Sea Shepherd’s Cove Guardian Crew Raided by Japanese Police

TAIJI, Japan, December 20, 2011 (ENS) – Twenty officers of the Wakayama Prefecture Police Sunday raided the Charmant Hotel where Sea Shepherd’s Cove Guardians have been staying near Taiji. Armed with a warrant, which they claimed was for video taken by Cove Guardian Erwin Vermeulen, the police seized all of the Sea Shepherd volunteers’ computers, phones, hard drives, photos, cameras and other items that the police deemed “suspicious,” the nonprofit organization said in a statement.

Taiji fishermen surround dolphins with a net. (Photo courtesy Sea Shepherd)

None of the three Sea Shepherd volunteers at the hotel were arrested during the raid. The cell phones and cameras, emptied of all SD memory cards, were later returned to them. No reasons have been given for this raid, said Sea Shepherd, a marine mammal defense and advocacy organization based on the U.S. island of Friday Harbor, Washington.

Sea Shepherd’s Cove Guardians have been present to photo-document the traditional killings of dolphins and small whales in Taiji every September through March since 2008. Their mission is to promote public awareness and to pressure the government of Japan to stop supporting and permitting this practice, according to Sea Shepherd founder and president Capt. Paul Watson.

The Cove Guardians follow strict guidelines from Sea Shepherd headquarters to respect all local laws, maintain a low profile, and to serve as journalists to witness and document events.

Sea Shepherd Cove Guardians, from left, Bob Timmons, Erwin Vermeulen and Nicole McLachlan at the cove in Taiji, December 4, 2011 (Photo courtesy Sea Shepherd)

This is the first time that Cove Guardians have been imprisoned, subject to search and seizure, or accused of violating any local laws.

The town of Taiji on the Kii peninsula is now the only place in Japan where drive hunting of dolphins and pilot whales still takes place on a large scale.

When a pod of dolphins is spotted, they are driven into a bay by fishermen banging on metal rods in the water to scare and confuse the animals. After the dolphins are in the bay, it is closed off with nets. The dolphins are caught one by one and killed or kept alive for sale to commercial establishments.

In 2009, a documentary critical of the hunts in Taiji, entitled “The Cove” was shown at the Sundance Film Festival and then was named winner of the 2010 Academy Award for Best Documentary.

The raid on the Sea Shepherd volunteers follows the arrest of Dutch citizen and Cove Guardian Vermeulen, who was charged with assault on an employee of the Dolphin Resort Hotel in Taiji. Vermeulen had been filming the transfer of dolphins from the sea to holding pens at the resort, when the employee called out to the police and claimed that Vermeulen had pushed him. No one witnessed this event.

Erwin Vermeulen (Photo courtesy iPetitions)

Vermeulen has been held in jail at Shingu since December 16 with no communication or visitation permitted from Sea Shepherd personnel or family members.

This is the latest in a recent series of instances of harassment of Sea Shepherd volunteers in Japan. Two female Cove Guardians were assaulted by a fisherman on November 5. Despite video evidence of the unprovoked assault, the fisherman was just questioned briefly and then released.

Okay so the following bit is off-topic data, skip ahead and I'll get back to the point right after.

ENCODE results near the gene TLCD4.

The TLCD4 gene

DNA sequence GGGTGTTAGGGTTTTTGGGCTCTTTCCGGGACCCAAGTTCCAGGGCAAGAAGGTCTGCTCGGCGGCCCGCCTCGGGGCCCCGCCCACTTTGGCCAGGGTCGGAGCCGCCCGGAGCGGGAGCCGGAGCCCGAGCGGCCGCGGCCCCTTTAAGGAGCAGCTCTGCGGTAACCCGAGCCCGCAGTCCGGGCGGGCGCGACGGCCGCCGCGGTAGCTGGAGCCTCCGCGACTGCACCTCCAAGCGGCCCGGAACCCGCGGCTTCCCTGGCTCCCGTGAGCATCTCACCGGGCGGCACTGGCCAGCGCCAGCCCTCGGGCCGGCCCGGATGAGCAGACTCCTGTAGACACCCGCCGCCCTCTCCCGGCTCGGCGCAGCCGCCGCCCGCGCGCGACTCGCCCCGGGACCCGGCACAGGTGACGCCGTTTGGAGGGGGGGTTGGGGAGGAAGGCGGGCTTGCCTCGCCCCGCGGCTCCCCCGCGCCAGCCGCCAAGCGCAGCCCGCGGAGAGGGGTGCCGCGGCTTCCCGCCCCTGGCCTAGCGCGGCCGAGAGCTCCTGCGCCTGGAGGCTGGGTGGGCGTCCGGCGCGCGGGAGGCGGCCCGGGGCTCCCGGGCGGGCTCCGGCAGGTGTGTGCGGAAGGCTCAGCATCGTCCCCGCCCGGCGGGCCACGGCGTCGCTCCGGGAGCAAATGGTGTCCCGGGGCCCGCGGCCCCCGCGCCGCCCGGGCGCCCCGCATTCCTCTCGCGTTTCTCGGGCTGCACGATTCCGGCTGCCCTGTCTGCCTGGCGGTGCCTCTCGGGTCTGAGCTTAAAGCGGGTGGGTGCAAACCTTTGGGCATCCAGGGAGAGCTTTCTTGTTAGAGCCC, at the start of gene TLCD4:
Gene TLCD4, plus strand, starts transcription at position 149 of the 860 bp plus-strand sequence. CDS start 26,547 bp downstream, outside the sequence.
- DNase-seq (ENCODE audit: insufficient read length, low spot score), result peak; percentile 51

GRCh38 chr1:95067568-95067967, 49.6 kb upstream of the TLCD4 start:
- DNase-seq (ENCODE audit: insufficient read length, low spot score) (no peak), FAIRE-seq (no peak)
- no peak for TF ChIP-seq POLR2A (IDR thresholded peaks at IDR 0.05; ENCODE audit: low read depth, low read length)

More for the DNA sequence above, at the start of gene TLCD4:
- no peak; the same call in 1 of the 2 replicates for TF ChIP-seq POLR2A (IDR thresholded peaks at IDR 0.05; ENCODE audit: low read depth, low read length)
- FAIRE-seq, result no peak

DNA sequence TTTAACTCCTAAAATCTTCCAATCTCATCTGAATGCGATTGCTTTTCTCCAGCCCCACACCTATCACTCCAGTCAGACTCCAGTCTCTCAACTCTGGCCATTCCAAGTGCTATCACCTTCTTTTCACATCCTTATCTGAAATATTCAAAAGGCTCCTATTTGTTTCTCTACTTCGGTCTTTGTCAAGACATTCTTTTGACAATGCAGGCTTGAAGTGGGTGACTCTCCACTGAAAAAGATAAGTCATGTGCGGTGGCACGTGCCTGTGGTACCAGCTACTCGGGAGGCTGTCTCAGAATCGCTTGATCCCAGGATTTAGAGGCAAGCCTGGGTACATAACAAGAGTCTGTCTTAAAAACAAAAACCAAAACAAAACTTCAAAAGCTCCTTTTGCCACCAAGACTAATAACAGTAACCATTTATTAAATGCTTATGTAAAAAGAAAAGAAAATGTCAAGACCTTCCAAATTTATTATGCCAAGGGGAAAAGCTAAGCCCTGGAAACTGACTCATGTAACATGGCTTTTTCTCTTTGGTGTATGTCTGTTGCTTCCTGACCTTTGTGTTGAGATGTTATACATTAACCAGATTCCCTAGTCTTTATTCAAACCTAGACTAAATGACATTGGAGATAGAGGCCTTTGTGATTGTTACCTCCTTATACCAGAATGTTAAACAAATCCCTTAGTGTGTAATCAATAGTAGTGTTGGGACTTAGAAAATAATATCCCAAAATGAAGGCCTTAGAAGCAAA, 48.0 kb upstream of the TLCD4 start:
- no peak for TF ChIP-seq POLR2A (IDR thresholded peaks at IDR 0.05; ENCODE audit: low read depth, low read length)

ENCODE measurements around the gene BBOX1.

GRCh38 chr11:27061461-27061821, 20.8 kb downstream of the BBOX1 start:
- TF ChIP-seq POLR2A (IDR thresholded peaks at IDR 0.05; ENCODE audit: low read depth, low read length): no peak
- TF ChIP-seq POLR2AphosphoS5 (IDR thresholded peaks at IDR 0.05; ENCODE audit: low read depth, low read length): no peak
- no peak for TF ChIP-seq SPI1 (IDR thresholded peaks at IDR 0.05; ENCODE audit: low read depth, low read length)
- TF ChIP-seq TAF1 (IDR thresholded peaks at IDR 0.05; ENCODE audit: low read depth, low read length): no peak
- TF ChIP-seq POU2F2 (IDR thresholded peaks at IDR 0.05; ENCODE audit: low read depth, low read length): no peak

On arrival in Osaka airport Thursday, enroute to Taiji, a male Cove Guardian from the United States was stripped to his underwear, searched, and all of his computer equipment, camera, and Sea Shepherd clothing and paraphernalia were taken from him. No reason was given.

Detained and stripped of all electronics and communications equipment except their personal cell phones during the hotel raid were Sea Shepherd’s remaining three Cove Guardians – Scott West, Melissa Sehgal, and Ron Ball – and one volunteer from the nonprofit organization Save Japan Dolphins, Heather Hill, all U.S. citizens. They have since been released.

A pod of pan-tropical spotted dolphins trapped in the cove. (Photo by Christoph Heylen courtesy Sea Shepherd)

The marine mammal hunt in Taiji will continue through the end of March 2012. Sea Shepherd is asking members of the public to send emails, letters, phone calls, and other communications to local Taiji government offices, the Fishermen’s Union, Taiji Whale Museum, Dolphin Base, the Dolphin Resort hotel, and Japanese embassies and consulates around the world asking for a halt to the killing.

The government of Japan has been taking multiple approaches to hobble Sea Shepherd’s protests of their dolphin and whale slaughters, through combinations of arrests, harassment, lawsuits, and imposition of financial and psychological hardship on the organization and its volunteers.

The government has filed a lawsuit against Sea Shepherd in the United States, for allegedly interfering with their annual whale hunt. They claim to have spent the equivalent of US$30 million this year, over and above their usual subsidies, to equip their whaling fleet now headed for the Southern Ocean Whale Sanctuary with new tactics to oppose Sea Shepherd, which will have a whale defense fleet of three ships with 88 crewmembers there to prevent whale slaughter.

This, despite the underfunded Tsunami Relief Fund and despite the International Maritime Organization’s new regulation banning the use of heavy fuel oil, the type used by the whalers’ factory ship, south of 60 degrees latitude.

Watson said, “None of these bullying tactics by Japan will deter us from continuing to protect the whales and dolphins and other marine life of this planet.”

Copyright Environment News Service (ENS) 2011. All rights reserved.